• Posted by KGray on July 13, 2013, 6:16 am

    Improving doctor-patient communications is a dual responsibility. Some patients are: 1) reluctant to question their doctor(s) because they do not want to impugn the medical professional’s integrity/judgment; 2) intimidated by arrogant doctor(s); 3) afraid to appear ignorant. Some doctors: 1) are defensive due to readily-available medical information; 2) interject personal views into patient treatment; 3) are grossly distracted by personal matters and interruptions caused by electronic communications; 4) cultural gaps with non-American doctors.

    The only way to improve doctor-patient communications is if patients educate themselves on their medical needs (if time permits), ask more questions and clarify answers. If a doctor is arrogant or refuses to provide information on a comprehensive level, then the patient should find a new doctor.

    Doctors can educate patients if they express interest in a specific form of treatment (such as weight loss). A consultative approach is preferable to personal interjection — especially when the doctor is not well-versed on the form of treatment or if the personal interjection is inappropriate. Doctors should not allow personal matters to affect patient care. Also, doctors should not encourage doctor-patient electronic communications until: 1) doctors establish a secure communication method; 2) clear HIPAA-compliant guidelines are established and agreed upon (in writing) by the patient; 3) doctors receive time management and electronic communication training.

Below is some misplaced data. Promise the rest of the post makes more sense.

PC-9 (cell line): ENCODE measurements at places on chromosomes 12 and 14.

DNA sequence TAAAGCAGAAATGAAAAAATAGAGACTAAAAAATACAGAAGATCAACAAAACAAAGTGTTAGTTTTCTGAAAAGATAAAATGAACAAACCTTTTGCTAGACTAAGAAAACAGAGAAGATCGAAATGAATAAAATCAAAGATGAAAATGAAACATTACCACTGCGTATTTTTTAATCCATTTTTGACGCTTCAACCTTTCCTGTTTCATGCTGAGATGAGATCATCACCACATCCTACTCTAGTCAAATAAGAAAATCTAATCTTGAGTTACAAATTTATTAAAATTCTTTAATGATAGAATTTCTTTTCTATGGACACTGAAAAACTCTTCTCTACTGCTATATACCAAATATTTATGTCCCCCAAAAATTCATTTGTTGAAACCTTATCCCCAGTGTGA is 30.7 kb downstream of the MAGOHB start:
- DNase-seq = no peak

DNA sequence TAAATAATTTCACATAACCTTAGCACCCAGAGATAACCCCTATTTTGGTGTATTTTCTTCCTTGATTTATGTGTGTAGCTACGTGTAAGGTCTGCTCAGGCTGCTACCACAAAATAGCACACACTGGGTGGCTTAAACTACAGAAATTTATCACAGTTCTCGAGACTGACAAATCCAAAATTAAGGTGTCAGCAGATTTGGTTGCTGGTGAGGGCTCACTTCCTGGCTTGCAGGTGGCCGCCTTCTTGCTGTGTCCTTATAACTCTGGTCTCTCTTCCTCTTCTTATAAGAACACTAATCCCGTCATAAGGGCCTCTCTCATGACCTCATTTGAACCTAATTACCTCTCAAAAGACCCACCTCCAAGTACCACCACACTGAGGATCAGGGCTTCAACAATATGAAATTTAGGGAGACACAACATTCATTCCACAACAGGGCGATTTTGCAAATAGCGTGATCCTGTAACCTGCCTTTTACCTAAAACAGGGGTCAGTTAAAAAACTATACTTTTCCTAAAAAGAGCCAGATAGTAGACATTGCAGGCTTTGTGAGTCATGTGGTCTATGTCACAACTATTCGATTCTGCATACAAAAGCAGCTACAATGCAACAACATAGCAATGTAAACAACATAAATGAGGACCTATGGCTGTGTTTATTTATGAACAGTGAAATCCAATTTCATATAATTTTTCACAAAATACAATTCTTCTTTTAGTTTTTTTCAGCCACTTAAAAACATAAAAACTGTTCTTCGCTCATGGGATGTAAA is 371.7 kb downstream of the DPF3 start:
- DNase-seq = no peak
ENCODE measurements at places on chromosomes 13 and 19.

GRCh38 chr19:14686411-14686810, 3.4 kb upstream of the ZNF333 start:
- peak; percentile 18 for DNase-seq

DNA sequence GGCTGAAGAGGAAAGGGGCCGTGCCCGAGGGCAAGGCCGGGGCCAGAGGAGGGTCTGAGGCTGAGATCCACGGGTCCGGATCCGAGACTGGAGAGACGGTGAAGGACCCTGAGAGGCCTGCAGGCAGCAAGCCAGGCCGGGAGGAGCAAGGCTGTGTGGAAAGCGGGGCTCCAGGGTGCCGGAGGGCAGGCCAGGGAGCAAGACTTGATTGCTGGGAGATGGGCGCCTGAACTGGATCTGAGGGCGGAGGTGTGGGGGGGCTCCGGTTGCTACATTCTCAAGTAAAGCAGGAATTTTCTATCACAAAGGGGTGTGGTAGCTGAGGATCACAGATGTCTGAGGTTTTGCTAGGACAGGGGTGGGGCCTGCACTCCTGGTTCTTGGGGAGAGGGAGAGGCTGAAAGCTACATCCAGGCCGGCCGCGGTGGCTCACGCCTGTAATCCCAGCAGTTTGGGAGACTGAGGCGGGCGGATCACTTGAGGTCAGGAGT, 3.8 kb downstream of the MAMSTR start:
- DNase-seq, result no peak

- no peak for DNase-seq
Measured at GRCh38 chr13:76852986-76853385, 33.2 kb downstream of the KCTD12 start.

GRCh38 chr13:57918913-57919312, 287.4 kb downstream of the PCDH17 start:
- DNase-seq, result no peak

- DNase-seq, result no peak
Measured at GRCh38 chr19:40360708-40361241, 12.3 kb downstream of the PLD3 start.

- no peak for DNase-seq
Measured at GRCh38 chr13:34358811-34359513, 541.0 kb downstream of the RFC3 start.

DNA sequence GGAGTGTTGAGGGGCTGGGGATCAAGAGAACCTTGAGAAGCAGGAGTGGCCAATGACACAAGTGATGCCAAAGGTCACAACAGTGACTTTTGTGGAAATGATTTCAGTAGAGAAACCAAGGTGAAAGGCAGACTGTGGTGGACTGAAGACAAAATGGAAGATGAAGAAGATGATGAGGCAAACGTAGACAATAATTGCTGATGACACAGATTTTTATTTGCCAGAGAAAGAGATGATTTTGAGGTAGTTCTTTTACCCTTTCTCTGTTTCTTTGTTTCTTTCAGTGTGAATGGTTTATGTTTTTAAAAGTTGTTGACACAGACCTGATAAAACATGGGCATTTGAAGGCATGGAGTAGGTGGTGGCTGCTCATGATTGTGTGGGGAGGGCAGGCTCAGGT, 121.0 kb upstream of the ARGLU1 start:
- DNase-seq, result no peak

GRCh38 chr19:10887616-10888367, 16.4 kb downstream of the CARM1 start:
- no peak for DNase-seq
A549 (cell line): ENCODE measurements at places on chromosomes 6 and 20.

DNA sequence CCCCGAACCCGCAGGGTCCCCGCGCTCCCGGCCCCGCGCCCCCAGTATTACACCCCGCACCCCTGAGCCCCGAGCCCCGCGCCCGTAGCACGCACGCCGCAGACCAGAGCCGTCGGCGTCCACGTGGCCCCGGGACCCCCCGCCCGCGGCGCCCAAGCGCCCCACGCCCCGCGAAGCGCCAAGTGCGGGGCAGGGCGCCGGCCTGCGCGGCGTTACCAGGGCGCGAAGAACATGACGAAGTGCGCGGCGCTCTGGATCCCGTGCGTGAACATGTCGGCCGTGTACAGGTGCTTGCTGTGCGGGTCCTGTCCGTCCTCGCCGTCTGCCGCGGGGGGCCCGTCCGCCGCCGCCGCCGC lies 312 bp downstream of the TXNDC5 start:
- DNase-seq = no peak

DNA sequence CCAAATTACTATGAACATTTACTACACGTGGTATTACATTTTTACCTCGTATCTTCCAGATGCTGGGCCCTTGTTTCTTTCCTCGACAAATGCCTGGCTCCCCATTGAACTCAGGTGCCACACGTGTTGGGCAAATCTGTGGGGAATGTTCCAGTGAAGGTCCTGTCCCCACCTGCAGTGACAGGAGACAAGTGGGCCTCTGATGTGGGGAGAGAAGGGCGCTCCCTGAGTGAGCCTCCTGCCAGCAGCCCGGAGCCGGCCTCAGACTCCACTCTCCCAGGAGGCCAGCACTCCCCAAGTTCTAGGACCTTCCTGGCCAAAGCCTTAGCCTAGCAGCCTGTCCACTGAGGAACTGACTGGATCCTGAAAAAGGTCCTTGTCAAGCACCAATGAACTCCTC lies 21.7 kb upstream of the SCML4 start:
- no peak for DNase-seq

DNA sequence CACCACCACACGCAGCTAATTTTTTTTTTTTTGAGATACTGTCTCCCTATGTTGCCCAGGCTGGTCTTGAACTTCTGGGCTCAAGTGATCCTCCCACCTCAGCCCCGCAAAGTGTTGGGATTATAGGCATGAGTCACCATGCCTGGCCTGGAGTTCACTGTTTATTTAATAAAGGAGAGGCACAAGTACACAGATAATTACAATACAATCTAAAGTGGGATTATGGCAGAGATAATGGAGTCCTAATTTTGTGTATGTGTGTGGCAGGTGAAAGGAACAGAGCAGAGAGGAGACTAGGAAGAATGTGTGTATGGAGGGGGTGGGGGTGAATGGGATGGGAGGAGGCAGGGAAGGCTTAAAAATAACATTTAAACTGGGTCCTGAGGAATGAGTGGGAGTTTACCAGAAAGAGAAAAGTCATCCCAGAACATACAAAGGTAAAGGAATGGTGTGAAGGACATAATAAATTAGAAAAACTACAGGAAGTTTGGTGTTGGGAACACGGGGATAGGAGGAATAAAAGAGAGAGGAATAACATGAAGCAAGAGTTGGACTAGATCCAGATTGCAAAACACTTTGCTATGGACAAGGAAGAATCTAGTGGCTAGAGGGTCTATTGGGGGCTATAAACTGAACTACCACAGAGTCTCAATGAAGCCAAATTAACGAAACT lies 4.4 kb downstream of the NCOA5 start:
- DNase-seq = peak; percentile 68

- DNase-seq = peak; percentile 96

Reply →
    • Posted by admin on July 18, 2013, 6:04 pm
      in reply to KGray

      Thanks for the great comment!

      I agree with you totally up to the end but here I beg to differ when you say that Doctors should not encourage doctor-patient electronic communications until:
      1) doctors establish a secure communication method